Utahn honored for work on Utah Compact immigration reform
Washington • The White House on Tuesday honored a Salt Lake City community leader who helped push the Utah Compact.
Jason Mathis, director of the Downtown Alliance and executive vice president of the Salt Lake Chamber of Commerce, was named a Cesar Chavez Champion for Change, along with 10 other immigration-reform activists.
The award is named for labor activist and civil rights luminary Cesar Chavez. Although President Barack Obama wasn't at the ceremony, the recipients were introduced by Julie Rodriguez, Chavez's granddaughter and associate director of Latino affairs and immigration for the White House's Office of Public Engagement.
In a panel discussion with four other recipients, Mathis sang the praises of the Utah Compact, a declaration of compassionate immigration reform principles that grew out of Arizona's tough enforcement bill that "sent a chill down the spine of many people in the community."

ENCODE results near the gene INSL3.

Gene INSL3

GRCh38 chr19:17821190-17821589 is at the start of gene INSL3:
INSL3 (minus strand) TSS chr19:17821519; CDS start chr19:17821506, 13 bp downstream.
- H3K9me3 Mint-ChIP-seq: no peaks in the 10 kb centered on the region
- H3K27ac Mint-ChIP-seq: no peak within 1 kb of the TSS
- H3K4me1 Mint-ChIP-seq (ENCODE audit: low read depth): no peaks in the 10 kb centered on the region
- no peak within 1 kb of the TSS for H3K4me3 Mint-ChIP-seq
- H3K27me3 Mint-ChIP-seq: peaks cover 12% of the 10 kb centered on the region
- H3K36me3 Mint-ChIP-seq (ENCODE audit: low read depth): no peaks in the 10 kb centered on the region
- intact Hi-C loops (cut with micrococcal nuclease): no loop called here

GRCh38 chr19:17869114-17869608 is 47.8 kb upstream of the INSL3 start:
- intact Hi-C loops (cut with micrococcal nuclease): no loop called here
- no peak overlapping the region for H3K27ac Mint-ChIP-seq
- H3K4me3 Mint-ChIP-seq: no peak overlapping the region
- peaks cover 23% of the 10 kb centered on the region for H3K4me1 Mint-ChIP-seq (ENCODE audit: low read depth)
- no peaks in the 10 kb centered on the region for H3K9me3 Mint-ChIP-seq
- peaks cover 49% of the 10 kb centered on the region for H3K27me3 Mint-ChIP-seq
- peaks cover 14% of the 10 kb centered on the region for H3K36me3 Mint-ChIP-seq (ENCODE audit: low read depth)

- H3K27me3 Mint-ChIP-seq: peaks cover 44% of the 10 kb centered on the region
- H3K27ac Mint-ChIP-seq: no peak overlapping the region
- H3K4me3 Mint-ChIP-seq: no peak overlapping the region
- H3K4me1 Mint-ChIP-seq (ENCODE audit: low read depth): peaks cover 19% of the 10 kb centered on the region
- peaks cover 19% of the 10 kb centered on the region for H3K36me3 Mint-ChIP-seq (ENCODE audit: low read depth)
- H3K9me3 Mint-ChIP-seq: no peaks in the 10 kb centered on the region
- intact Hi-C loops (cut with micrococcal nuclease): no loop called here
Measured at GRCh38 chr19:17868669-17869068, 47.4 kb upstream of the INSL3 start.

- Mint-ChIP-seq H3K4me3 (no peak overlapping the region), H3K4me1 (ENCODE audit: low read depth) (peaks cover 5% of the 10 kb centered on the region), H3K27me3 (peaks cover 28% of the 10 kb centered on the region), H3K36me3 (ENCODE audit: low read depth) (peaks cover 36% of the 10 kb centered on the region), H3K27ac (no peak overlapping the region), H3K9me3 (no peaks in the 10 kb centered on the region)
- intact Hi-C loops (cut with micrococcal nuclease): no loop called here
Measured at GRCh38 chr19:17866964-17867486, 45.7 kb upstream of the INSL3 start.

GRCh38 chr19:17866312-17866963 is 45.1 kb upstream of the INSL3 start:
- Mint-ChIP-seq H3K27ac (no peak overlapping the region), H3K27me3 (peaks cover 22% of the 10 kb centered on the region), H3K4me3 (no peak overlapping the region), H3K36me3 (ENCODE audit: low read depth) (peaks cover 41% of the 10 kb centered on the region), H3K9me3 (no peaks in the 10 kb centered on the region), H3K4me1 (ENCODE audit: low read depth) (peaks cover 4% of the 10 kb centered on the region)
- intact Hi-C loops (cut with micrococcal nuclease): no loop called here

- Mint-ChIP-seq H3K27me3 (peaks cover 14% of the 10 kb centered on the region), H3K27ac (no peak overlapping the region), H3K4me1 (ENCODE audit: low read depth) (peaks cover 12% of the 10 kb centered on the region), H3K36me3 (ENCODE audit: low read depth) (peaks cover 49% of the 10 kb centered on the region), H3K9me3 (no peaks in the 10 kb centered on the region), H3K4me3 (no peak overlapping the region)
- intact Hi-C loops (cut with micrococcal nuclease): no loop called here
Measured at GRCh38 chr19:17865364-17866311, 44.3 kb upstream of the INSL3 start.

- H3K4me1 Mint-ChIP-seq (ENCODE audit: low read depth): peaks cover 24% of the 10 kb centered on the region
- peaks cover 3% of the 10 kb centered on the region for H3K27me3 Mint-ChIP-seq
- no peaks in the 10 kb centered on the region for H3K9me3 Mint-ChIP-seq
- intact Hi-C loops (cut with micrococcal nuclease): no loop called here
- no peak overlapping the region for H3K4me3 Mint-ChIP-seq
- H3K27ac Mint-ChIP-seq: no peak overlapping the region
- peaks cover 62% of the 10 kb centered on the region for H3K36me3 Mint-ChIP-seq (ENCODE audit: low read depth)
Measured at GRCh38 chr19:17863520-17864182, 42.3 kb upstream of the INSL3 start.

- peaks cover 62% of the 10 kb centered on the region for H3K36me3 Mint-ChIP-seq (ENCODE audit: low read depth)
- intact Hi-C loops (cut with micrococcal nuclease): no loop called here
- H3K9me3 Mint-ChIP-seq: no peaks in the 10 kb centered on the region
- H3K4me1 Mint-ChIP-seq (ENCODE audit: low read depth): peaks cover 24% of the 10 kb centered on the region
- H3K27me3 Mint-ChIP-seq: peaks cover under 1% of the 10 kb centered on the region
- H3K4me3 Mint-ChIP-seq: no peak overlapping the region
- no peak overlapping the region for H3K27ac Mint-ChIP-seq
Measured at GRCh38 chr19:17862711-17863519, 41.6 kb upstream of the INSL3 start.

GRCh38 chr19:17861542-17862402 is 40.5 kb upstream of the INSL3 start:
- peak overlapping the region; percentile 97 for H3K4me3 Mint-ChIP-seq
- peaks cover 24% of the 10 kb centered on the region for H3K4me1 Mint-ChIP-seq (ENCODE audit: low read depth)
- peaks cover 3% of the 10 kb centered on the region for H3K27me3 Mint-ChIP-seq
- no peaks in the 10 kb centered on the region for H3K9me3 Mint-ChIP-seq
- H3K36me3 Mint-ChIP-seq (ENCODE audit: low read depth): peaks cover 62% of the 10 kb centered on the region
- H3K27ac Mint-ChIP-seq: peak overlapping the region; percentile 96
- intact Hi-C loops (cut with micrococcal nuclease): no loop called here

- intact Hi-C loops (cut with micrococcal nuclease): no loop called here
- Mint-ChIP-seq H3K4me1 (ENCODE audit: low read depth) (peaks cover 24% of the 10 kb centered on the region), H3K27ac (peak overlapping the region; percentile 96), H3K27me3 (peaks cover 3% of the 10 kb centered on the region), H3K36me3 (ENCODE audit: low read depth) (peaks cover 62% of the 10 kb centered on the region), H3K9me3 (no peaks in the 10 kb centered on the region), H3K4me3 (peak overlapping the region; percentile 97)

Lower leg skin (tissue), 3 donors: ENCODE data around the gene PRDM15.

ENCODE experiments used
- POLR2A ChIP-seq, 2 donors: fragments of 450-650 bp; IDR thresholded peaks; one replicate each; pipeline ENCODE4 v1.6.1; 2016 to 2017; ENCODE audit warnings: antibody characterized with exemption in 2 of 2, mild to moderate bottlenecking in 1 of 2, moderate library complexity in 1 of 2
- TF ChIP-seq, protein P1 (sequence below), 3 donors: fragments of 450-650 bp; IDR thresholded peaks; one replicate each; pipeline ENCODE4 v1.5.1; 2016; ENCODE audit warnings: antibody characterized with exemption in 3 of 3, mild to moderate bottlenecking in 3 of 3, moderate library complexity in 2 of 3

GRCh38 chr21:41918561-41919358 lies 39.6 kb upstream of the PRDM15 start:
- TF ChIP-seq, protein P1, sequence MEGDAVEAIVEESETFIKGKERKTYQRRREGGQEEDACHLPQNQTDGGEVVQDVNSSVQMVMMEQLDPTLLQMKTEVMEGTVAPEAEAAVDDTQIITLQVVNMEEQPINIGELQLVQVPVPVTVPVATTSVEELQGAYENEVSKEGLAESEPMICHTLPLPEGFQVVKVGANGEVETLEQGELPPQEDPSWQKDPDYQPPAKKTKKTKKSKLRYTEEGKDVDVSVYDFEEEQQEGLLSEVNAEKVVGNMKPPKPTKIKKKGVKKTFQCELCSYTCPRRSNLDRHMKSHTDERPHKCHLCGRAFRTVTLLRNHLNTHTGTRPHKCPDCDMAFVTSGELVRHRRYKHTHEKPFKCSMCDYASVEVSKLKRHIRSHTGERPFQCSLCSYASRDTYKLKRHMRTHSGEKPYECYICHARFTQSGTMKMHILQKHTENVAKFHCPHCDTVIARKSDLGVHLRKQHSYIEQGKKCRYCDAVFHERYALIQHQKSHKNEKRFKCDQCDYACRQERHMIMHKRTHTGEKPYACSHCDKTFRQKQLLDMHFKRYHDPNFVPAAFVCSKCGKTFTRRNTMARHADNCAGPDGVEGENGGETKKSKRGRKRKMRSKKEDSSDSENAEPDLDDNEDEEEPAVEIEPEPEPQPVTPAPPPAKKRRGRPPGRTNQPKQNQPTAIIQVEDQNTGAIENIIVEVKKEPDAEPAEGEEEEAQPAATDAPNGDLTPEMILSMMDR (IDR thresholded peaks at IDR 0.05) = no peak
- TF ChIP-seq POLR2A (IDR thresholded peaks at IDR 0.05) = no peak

As a result, more than a hundred businesses, law enforcement officials, political groups and faith organizations signed the compact, which was also endorsed but not signed by the LDS Church. The compact emphasizes that immigration is a federal issue but also that any reform should focus on keeping families together.
"By simply and elegantly stating that it's 250 words it really empowered people to do the right thing," Mathis said.
He also noted that Utah has been home to immigrants throughout its history, stretching back to when Mormon pioneers moved to the area.
"Our country is made up of waves of immigrants," Mathis said. "And that's what has made our country strong."
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